And, as a broader point, Exxon's shares have meaningfully outperformed the upstream-focused index (XOP) over the past five years, as most upstream companies outspent cash flow for the sake of growth. With Exxon now pushing forward aggressively despite high costs and low well productivity, there is risk of Exxon stock catching up to the downside going forward:
Disclosure: I/we have no positions in any stocks mentioned, and no plans to initiate any positions within the next 72 hours. I wrote this article myself, and it expresses my own opinions. I am not receiving compensation for it (other than from Seeking Alpha). I have no business relationship with any company whose stock is mentioned in this article.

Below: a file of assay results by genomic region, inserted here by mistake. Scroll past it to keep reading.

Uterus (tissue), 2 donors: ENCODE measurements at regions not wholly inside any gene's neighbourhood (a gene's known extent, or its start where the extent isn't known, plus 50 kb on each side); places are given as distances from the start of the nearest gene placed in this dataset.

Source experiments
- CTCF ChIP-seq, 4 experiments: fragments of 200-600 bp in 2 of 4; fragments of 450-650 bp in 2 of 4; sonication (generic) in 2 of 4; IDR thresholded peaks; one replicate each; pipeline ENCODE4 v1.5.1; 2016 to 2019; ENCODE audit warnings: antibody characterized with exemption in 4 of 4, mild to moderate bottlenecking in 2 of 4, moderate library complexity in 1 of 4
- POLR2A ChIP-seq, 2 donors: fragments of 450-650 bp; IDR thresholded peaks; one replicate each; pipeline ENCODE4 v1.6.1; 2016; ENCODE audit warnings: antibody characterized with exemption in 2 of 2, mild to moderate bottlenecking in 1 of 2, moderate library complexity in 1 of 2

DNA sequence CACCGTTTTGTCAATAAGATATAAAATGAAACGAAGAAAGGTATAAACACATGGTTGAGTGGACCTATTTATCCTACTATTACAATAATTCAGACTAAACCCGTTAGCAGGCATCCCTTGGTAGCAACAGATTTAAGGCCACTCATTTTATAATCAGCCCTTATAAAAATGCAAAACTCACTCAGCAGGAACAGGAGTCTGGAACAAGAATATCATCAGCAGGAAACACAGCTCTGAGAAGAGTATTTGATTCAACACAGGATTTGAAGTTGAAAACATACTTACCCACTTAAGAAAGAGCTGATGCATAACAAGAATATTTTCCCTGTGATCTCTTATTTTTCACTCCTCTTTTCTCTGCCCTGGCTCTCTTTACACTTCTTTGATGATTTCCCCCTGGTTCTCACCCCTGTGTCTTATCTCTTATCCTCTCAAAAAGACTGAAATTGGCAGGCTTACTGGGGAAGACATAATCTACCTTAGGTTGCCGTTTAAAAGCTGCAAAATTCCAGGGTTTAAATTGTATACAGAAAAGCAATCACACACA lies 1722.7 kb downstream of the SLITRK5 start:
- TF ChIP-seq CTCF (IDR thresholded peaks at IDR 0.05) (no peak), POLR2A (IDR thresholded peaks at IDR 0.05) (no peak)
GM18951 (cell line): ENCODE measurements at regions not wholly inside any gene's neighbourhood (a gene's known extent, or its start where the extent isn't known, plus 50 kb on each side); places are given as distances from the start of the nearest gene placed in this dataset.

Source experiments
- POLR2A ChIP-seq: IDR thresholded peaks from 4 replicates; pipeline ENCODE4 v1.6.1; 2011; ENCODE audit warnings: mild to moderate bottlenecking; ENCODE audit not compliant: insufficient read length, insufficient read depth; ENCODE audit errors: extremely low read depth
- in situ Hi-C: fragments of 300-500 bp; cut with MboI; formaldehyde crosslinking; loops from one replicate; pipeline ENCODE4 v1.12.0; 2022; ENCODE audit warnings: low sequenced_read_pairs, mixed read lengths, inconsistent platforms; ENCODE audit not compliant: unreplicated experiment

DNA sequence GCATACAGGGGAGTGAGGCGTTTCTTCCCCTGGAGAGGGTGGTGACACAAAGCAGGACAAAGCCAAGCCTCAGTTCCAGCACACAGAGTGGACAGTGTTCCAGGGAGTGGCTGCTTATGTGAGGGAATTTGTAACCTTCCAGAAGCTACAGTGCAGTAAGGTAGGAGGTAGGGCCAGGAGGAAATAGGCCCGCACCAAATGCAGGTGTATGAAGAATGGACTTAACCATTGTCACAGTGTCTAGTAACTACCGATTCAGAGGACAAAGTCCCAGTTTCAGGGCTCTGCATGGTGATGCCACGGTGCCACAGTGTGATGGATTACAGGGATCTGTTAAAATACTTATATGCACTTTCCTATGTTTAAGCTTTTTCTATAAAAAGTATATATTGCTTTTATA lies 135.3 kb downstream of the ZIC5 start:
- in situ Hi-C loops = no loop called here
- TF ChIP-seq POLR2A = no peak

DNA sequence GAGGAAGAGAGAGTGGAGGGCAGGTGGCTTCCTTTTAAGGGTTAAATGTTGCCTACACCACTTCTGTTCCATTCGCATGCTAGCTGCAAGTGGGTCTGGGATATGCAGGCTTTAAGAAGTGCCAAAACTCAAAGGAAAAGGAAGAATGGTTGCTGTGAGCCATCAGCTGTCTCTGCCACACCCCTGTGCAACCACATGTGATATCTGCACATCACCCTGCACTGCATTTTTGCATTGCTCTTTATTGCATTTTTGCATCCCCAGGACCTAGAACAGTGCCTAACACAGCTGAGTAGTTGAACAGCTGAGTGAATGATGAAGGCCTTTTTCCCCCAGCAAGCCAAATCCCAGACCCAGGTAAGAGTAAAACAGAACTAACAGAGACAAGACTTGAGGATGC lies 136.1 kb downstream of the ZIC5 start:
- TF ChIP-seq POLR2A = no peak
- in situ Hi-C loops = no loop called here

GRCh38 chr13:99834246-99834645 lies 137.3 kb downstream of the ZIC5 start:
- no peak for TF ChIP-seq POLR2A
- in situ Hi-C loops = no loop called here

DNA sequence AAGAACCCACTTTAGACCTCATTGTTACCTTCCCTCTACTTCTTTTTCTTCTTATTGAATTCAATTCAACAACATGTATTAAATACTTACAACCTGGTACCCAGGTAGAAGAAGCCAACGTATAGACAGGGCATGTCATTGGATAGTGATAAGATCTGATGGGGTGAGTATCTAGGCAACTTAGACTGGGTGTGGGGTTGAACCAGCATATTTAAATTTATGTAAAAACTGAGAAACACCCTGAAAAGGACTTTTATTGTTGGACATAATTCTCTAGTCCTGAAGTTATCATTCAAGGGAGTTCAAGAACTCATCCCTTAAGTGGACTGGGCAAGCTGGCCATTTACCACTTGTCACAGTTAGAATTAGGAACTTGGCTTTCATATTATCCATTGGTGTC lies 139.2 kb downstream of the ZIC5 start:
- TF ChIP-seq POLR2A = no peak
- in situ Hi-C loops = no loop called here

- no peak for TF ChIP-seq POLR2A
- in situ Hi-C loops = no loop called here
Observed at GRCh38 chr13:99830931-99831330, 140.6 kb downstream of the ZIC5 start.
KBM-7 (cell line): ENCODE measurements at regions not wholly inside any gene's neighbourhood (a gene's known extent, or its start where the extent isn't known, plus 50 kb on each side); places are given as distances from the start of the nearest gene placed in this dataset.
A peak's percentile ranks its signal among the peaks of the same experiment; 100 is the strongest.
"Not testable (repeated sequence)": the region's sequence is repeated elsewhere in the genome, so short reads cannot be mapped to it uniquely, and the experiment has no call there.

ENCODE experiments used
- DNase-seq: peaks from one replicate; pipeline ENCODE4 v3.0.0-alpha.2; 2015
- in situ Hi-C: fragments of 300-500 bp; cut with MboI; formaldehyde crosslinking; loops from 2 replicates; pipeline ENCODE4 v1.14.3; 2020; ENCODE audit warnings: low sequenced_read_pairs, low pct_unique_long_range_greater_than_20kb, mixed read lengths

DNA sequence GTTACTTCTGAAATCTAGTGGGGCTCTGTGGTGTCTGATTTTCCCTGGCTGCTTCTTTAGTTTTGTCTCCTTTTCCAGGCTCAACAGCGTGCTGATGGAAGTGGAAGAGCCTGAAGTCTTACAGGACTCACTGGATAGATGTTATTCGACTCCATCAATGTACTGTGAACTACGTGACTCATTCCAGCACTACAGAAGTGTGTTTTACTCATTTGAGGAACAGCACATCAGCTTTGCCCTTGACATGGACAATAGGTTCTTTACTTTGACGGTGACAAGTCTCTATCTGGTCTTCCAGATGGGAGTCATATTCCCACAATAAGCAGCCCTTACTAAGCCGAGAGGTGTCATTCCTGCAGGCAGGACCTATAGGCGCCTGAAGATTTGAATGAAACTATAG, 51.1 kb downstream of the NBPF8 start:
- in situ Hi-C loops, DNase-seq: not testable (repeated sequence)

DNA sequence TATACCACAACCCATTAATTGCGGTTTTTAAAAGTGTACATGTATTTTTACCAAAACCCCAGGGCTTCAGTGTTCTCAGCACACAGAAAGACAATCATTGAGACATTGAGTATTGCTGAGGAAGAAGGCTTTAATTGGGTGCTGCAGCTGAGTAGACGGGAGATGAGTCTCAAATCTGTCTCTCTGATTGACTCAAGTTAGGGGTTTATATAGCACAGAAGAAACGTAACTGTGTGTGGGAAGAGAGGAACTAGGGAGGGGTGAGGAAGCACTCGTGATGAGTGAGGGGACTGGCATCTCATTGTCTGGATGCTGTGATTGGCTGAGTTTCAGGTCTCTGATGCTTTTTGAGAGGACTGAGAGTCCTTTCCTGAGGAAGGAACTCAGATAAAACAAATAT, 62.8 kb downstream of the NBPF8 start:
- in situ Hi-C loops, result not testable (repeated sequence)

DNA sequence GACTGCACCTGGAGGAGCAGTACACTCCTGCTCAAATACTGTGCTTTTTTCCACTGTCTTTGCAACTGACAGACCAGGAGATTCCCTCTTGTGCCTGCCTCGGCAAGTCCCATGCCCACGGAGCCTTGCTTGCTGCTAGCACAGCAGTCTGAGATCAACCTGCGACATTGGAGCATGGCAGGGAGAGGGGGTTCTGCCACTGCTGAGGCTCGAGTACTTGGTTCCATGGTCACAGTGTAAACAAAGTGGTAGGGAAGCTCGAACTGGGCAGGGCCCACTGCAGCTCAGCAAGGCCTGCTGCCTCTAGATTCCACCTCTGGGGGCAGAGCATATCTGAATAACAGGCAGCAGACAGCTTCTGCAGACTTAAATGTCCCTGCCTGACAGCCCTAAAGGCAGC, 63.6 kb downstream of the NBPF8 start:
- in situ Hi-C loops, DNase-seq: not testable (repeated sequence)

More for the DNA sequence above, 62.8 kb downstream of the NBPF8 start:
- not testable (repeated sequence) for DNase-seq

Additional disclosure: Disclaimer: Opinions expressed herein by the author are not an investment recommendation and are not meant to be relied upon in investment decisions. The author is not acting in an investment adviser capacity. This is not an investment research report. The author's opinions expressed herein address only select aspects of potential investment in securities of the companies mentioned and cannot be a substitute for comprehensive investment analysis. Any analysis presented herein is illustrative in nature, limited in scope, based on an incomplete set of information, and has limitations to its accuracy. The author recommends that potential and existing investors conduct thorough investment research of their own, including detailed review of the companies' SEC filings, and consult a qualified investment adviser. The information upon which this material is based was obtained from sources believed to be reliable but has not been independently verified. Therefore, the author cannot guarantee its accuracy. Any opinions or estimates constitute the author's best judgment as of the date of publication and are subject to change without notice.